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Better Call Saul

Trump’s Legal Defense in the Mar-a-Lago Case Is Crumbling

The former president’s hoarding of classified documents is the least complicated of his scandals—and it’s also proving the hardest to dodge.

Jeff Swensen/Getty Images

By now, the American people are no stranger to former President Donald Trump’s various legal entanglements. Sometimes his predicaments are complicated or convoluted affairs. The Russia investigation, for example, required Americans to navigate a tangled web of second-tier political operatives and Russian oligarchs. Trump’s first impeachment trial introduced Americans to a wide range of Ukrainian political figures, past and present. Even the January 6 hearings revolve around a motley crew of partisan hacks and fringe legal figures.

Trump’s classified document scandal is, by comparison, easy to understand. The FBI searched Mar-a-Lago last month and found a trove of classified documents there. That material was not supposed to be there, especially since Trump is no longer president. There are no indications that Trump has a good-faith defense to raise—Oops, sorry, these accidentally fell in when I was leaving the White House!—because he and his legal team actually spent several months resisting returning them to the federal government, after which they made false claims that they had already returned them.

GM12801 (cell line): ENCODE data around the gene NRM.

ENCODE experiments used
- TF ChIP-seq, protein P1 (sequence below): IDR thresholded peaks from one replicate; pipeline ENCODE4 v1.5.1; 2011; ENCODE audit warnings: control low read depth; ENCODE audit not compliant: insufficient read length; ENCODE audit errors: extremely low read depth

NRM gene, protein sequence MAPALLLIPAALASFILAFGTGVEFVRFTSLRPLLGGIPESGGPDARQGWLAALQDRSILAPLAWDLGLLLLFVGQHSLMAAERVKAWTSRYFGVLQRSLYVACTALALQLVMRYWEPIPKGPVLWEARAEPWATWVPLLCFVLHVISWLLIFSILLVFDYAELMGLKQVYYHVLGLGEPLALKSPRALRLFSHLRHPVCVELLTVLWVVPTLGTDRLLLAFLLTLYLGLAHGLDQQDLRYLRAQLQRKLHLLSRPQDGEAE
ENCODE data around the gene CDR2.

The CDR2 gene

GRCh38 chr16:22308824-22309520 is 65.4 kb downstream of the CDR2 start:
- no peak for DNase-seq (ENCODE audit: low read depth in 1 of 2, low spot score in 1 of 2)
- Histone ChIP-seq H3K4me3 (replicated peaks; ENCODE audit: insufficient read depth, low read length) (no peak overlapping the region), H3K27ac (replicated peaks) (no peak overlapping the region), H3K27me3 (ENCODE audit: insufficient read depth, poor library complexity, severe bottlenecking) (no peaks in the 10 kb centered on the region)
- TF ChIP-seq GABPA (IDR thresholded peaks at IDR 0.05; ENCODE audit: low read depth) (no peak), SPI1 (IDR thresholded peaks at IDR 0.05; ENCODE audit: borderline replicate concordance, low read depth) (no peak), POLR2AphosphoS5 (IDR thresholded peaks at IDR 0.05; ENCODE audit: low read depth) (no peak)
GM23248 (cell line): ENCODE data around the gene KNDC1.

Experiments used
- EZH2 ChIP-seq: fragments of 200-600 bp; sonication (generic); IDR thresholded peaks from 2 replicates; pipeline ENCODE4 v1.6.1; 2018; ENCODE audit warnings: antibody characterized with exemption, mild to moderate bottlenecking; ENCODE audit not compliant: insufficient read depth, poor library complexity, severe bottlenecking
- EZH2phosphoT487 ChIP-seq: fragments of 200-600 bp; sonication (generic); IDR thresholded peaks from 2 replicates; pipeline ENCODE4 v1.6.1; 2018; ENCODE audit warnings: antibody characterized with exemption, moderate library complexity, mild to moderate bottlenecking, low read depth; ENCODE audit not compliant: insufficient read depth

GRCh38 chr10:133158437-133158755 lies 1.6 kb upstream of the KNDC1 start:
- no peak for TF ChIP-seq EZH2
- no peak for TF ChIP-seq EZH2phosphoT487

I am not suggesting that this is a slam-dunk prosecution, of course, but at least Americans don’t have to learn a long list of names this time. The former president and his legal team have struggled to explain the situation to their supporters or adequately defend themselves. There are signs that one of their only plausible defenses—that Trump had actually declassified the documents in question while he was still president—is finally about to be put to the test by the courts. And there are strong signs that, like so many of Trump’s other claims, this one won’t hold up to scrutiny.

Trump’s legal team has walked a tightrope of sorts on declassification in its filings with Judge Aileen Cannon, the Trump appointee for whom he forum-shopped earlier this month. On one hand, his lawyers have strongly hinted that the classified material that was seized by the FBI might be declassified. On the other hand, they have not actually come out and said outright that Trump declassified anything before taking it to Mar-a-Lago. One idea floating out in Trumpworld is that Trump had some sort of standing rule that anything brought to his residence in the White House was automatically declassified. That could conveniently exculpate him for any criminal mishandling of classified materials right now if it’s true. Cannon, as far as I can tell, never tried to get a clear answer from Trump’s lawyers about this.